The Canadian firm Butterfield & Robinson started introducing family adventure travel to its luxury series in late 2001. This year the company is offering 24 family holiday packages tailored to children of different ages. For families with children over 5, there's biking in Ireland or kayaking in Quebec. For those with kids 8 and older, B&R recommends helicopter hiking in New Zealand or a learning adventure in the Galapagos Islands. The promotional material beckons families to "send the kids back to school with stories of scaling volcanoes and swimming with giant tortoises." The campaign has been almost too successful. "We've had such response [that] we've actually had to downplay the family trips because there is so much interest," says B&R spokeswoman Carrie Gray.

Club Med was among the first resorts to build kids' activities into luxury vacations, with the introduction of its Family Villages in the early 1990s. Today it has 28 such villages worldwide--some for kids as young as 4 months. Club Med's "GOs" (gentle organizers) feed, nap and entertain infants on up, for the whole day or just a few hours, depending on what activities the parents undertake.

This sort of thing works--most of the time. Last year Scott and Ruth Grove, Americans who live in Rome, took their three children, ages 3, 6 and 9, to the Club Med in Palmiye, Turkey. The parents were impressed with the level of luxury, but the kids weren't thrilled about being dumped with babysitters. Scott says he and Ruth ended up checking the children into child care only once. The minders "only spoke French, so my kids ended up finding other kids who spoke Italian to hang out with," --says Scott. His report card: he'd do a luxury family vacation again, but he'd thoroughly investigate language issues ahead of time.

Another thing to remember: luxury travel is not only luxurious (you hope) but also expensive (without fail). Resorts like Atlantis on Paradise Island in the Bahamas offer the utmost in everything, but you pay for it. Atlantis's suites look out on the ocean or harbor. You can meander underwater along enclosed streets. Kids 4 and older can spend the day at the Discovery Channel Camp. There's also an Aqua Tots program and a chaperoned "parent free" club for teens. The cost: suites run $1,000 and up per night in the Royal Towers--not including any of the extras.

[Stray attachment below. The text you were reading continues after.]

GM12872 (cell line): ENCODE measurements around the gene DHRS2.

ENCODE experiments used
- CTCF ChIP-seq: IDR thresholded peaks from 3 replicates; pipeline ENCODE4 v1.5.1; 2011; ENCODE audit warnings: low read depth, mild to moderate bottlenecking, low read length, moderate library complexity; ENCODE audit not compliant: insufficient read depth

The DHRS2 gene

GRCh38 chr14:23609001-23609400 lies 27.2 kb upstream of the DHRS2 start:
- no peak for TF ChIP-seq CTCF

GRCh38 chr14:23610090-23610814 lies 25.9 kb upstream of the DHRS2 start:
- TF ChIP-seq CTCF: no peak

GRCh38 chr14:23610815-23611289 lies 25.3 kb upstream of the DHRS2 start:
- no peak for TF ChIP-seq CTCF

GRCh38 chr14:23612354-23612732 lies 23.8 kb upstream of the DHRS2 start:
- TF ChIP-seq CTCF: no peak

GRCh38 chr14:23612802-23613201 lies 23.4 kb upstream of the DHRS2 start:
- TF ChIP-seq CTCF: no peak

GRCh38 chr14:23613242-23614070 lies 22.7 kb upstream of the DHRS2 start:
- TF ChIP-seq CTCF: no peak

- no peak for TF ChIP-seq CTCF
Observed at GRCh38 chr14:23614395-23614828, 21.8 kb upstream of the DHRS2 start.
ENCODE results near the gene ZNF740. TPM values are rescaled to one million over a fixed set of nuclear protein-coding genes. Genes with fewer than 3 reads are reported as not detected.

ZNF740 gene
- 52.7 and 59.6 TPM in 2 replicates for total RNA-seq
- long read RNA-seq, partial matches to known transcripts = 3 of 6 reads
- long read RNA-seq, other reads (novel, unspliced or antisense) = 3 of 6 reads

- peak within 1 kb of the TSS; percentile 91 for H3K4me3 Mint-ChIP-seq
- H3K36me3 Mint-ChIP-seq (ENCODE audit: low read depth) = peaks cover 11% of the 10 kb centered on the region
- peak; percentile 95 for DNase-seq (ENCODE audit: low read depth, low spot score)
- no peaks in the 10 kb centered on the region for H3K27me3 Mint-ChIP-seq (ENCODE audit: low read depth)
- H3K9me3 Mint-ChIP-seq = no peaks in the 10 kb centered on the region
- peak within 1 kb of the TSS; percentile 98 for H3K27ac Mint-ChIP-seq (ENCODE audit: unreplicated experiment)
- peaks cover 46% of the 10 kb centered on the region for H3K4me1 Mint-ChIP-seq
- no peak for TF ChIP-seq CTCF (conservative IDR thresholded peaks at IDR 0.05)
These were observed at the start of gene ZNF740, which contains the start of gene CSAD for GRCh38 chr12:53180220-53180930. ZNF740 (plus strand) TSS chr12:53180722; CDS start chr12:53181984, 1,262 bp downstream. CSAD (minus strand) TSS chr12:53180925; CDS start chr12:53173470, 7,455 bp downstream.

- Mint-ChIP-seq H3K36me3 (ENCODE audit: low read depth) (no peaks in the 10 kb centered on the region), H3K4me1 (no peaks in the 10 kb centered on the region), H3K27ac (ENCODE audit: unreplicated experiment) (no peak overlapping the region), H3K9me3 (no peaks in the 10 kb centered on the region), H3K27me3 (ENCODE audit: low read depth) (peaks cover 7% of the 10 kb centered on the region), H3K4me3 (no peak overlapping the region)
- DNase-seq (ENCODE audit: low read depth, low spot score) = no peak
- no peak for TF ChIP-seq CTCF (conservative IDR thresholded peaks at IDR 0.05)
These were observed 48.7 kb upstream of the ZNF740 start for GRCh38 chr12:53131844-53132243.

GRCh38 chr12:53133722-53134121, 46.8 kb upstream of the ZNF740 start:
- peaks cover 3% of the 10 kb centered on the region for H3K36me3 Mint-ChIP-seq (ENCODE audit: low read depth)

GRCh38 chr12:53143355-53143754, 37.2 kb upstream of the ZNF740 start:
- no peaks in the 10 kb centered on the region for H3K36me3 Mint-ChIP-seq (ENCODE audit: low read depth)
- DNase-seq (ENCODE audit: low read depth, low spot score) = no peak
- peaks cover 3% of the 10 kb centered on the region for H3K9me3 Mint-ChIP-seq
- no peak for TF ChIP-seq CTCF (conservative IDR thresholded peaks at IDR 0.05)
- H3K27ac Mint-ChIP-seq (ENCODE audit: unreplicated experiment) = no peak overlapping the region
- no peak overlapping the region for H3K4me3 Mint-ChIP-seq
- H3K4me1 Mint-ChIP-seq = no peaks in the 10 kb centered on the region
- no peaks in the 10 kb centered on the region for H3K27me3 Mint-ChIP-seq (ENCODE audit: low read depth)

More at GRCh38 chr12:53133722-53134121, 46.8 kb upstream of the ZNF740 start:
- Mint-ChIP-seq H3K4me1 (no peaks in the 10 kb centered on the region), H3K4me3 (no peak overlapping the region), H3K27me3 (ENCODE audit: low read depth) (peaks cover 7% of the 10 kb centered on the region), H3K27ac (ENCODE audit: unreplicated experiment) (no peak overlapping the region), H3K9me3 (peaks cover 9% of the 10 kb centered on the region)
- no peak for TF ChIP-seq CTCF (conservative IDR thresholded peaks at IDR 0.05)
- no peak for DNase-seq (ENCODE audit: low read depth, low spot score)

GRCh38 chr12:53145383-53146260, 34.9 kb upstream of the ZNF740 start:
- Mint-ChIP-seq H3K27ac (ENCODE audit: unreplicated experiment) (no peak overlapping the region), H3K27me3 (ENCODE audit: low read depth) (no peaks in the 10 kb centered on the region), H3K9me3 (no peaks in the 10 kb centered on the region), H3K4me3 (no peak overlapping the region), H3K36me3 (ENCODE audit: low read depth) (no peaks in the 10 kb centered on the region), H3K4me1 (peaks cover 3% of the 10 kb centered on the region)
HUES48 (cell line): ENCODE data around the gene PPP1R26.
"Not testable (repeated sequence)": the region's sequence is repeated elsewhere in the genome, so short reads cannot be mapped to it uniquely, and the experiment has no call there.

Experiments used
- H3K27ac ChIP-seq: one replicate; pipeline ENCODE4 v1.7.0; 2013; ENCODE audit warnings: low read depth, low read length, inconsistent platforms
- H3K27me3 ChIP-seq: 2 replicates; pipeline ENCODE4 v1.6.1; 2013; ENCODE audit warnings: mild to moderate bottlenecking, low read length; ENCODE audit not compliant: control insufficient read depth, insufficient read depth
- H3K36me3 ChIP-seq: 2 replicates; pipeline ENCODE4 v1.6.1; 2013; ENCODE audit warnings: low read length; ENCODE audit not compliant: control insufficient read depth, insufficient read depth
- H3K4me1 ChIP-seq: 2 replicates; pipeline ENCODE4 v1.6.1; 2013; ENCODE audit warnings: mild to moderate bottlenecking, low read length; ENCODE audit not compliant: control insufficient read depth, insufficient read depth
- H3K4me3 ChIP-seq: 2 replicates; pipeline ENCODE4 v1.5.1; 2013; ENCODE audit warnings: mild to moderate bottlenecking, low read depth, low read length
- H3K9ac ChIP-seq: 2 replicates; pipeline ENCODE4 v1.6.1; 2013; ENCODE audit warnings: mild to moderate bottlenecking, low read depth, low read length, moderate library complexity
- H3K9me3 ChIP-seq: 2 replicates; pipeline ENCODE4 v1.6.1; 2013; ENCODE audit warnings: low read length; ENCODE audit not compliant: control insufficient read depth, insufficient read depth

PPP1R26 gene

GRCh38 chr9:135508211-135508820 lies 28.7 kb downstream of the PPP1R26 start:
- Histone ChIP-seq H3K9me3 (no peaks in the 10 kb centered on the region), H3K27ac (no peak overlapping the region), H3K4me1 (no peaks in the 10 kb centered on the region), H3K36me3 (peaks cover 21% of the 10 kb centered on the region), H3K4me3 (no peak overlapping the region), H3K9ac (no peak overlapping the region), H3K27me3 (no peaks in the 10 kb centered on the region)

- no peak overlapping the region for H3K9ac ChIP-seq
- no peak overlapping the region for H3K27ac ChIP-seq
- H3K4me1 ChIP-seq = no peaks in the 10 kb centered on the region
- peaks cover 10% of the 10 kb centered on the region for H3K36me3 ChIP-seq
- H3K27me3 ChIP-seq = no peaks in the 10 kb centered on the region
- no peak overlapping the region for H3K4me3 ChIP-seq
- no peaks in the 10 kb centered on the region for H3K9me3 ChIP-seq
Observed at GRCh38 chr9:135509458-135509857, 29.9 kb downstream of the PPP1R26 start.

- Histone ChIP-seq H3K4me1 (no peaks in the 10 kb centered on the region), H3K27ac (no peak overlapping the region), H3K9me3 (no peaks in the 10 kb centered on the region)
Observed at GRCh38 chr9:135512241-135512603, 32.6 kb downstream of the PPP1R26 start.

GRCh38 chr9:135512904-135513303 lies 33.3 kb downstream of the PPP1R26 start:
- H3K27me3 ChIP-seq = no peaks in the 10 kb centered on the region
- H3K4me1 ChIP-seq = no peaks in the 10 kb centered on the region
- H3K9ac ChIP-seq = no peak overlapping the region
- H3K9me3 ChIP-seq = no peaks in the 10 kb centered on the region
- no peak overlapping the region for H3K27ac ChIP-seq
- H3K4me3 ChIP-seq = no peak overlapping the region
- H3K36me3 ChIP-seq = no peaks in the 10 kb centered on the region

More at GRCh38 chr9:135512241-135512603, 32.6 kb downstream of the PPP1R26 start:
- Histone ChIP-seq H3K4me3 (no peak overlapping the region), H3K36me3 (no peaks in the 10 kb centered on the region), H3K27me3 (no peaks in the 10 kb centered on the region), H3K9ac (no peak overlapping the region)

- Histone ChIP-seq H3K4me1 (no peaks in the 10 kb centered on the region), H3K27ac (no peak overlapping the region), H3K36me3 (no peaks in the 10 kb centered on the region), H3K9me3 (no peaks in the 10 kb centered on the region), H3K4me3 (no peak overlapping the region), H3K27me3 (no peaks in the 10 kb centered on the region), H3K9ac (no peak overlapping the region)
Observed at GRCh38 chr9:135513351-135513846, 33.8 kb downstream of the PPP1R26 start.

At the Sheraton Algarve, the hotel at the Pine Cliffs Resort, the least expensive sea-view room costs ¤586 per night during the first half of August. That's room only, double occupancy. Count on paying extra for everything from child care to meals to mini golf. Those bragging rights promised by Butterfield & Robinson are expensive, too. The 12-day Galapagos trip starts at $7,950 per parent; kids' prices vary by age and family size. By comparison, Club Med begins to look almost reasonable: family accommodations cost about $2,000 for a week, depending on the number of children (kids under 2 are free).

And rich prices don't necessarily guarantee an enriching family experience. Child psychologist Ronnie Ginsberg, the author of a regular column on, says parents should "think very long and hard beforehand to decide how their time together should be spent." As long as families spend lots of "quality time" together during nonvacation life, "having separate experiences during part of a vacation could actually enrich their future time together," she says. But if the family is generally harried at home and kids have very little downtime with their parents, "more togetherness during a vacation might be in order." The moral? A good time will be had by all--if parents employ some common sense.